Talk to the council

Most councils have a set distance from the boundary (set back) that you’re allowed to build new structures. It varies from council to council and can depend on how big your land is, but in some areas it’s as much as 25 metres. So, it’s worth having a chat with the council and checking this, as it can impact plans for any new buildings.

shed with baled hay inside

Build for bigger herds

If you’re going to the next levels in terms of livestock numbers, you need to be sure you have the right infrastructure to care of them properly. Whether we’re talking horses, sheep, goats or cattle, you need to address your fencing and your water supply. But with cattle and sheep, you may also need handling facilities such as a small yard, loading chutes and a loading dock.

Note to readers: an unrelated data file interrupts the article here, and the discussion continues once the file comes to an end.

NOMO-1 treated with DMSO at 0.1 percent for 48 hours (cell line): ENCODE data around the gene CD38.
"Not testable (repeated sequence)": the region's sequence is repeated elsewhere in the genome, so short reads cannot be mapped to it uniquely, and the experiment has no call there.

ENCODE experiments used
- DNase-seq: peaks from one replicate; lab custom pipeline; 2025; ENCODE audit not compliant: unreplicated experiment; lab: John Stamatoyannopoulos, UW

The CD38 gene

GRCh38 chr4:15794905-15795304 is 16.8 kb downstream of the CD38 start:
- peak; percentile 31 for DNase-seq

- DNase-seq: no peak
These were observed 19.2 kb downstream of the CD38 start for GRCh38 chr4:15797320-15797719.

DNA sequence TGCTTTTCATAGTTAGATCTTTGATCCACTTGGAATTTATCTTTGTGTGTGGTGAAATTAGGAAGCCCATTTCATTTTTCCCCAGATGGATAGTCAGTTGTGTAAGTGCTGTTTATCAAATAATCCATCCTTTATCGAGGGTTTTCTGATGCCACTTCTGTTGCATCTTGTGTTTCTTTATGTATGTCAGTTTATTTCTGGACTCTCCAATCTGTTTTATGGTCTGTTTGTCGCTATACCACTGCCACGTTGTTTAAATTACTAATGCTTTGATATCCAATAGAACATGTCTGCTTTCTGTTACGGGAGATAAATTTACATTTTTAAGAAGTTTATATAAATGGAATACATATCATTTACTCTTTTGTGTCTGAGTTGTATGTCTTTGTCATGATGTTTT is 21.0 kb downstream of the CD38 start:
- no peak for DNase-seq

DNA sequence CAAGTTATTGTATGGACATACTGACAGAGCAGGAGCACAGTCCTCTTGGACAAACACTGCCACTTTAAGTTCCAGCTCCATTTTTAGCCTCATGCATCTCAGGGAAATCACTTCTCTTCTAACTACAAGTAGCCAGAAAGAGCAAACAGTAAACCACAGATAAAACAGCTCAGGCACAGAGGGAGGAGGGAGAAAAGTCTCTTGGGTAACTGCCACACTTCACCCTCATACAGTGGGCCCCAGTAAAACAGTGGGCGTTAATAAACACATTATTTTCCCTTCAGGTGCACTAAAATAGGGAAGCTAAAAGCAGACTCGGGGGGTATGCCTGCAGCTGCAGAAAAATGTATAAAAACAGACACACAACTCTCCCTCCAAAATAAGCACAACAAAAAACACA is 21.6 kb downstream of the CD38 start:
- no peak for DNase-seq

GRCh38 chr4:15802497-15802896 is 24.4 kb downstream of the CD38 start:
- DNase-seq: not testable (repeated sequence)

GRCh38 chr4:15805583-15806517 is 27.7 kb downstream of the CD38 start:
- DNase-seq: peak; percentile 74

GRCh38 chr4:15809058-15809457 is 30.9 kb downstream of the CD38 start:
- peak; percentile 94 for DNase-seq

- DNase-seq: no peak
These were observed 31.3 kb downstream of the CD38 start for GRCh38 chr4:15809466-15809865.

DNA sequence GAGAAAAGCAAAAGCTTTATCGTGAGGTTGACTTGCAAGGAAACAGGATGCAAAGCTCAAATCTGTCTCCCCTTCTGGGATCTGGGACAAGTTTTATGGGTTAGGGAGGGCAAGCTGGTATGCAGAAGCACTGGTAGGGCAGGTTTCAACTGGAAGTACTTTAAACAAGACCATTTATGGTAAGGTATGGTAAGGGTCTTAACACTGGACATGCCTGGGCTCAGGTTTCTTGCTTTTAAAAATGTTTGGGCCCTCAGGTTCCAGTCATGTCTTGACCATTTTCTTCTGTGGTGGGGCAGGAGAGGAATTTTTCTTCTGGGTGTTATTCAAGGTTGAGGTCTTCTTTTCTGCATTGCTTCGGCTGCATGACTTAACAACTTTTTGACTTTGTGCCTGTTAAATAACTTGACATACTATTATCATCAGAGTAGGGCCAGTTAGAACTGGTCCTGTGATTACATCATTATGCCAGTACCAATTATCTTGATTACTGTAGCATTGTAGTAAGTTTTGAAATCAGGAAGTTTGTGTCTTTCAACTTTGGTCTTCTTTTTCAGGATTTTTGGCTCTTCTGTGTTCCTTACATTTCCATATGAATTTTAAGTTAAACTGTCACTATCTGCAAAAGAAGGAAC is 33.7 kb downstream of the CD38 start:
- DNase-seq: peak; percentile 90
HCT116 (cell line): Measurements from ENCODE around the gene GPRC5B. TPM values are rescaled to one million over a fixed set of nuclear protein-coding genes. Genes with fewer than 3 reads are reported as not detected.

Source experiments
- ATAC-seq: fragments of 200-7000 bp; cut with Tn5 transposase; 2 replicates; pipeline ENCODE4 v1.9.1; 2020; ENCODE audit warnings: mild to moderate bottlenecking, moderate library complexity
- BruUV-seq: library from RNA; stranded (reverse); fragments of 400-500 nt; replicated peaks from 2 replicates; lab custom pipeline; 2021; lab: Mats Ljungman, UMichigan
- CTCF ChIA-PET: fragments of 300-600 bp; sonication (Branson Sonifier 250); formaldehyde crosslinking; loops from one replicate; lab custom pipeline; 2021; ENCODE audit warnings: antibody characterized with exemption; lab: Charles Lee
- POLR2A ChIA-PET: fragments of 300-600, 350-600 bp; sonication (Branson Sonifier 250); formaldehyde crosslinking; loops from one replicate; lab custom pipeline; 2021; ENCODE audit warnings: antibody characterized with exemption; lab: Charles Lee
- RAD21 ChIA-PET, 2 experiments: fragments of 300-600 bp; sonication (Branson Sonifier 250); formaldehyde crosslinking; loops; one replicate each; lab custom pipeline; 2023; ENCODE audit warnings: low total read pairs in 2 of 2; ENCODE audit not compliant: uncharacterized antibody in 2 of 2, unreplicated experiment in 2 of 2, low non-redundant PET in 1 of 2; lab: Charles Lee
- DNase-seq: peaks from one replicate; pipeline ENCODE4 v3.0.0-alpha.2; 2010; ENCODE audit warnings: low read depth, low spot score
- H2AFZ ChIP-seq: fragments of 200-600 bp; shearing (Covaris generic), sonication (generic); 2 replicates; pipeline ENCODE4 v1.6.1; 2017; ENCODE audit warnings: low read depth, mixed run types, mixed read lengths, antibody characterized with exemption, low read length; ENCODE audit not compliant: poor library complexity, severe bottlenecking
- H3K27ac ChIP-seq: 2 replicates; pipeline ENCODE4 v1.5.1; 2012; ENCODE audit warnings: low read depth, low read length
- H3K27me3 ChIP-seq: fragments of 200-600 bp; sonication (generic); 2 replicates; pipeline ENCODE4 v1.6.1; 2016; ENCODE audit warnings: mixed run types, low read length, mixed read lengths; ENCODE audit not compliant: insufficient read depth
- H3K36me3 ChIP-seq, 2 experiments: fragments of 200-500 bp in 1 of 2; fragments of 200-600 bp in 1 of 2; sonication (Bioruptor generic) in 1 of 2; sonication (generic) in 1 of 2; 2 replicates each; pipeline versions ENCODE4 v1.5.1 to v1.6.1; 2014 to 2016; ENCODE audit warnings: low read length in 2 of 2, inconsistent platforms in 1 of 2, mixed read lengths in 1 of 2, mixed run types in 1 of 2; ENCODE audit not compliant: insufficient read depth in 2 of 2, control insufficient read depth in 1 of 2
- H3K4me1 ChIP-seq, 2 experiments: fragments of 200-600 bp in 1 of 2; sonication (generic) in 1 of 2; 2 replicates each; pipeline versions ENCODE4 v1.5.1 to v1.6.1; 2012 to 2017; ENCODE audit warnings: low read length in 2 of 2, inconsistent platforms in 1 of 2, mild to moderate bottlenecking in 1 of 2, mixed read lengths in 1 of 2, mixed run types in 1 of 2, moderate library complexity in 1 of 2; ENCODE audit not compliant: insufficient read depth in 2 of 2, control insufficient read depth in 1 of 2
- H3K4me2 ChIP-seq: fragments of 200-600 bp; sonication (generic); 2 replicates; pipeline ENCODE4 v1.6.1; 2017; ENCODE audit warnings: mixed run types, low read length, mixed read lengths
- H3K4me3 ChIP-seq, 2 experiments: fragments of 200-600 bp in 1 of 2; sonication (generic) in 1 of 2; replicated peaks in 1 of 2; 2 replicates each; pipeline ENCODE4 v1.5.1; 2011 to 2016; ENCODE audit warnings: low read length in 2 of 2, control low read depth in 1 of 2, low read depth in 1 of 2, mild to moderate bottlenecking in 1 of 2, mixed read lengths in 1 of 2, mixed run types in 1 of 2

close up of calf with yellow tag in right ear

Check the soil

More and more, people are buying a lifestyle block to grow crops, trees and fruit. But before you do anything, it’s worthwhile checking the soil quality. There are areas in New Zealand that are often assumed to be great for growing – but on digging deeper they have been found to be unsuitable. Farmlands can help you get a soil sample completed. They can then decipher the report and put together a recommendation for you.

Michael van de Elzen standing in front of chopped wood and wheelbarrow